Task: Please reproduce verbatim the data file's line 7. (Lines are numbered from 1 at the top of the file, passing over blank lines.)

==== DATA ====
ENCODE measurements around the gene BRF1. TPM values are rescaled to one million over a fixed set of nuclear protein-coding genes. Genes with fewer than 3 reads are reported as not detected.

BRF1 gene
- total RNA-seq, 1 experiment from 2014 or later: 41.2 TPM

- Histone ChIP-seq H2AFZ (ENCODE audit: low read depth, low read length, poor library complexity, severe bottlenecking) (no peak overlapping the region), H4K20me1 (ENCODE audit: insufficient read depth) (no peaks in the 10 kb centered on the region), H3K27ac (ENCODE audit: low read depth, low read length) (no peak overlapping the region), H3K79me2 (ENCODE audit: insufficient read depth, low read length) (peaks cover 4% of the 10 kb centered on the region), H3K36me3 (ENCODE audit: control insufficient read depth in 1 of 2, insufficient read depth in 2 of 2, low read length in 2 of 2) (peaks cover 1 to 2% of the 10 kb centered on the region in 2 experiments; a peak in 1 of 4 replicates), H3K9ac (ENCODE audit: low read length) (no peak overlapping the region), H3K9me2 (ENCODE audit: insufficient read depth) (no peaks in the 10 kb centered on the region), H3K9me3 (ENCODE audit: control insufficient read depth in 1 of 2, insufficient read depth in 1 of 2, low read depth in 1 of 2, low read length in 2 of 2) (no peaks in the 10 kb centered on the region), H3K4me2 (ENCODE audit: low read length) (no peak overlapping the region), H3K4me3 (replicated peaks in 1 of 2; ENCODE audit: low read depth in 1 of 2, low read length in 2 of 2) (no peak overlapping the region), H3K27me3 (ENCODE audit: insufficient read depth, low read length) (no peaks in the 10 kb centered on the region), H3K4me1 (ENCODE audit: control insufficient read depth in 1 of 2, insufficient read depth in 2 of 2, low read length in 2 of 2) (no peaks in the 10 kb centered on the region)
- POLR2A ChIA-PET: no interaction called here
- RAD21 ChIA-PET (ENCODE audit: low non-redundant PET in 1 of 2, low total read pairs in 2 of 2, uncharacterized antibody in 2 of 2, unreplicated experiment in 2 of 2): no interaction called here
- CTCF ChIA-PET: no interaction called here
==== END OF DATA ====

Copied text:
- CTCF ChIA-PET: no interaction called here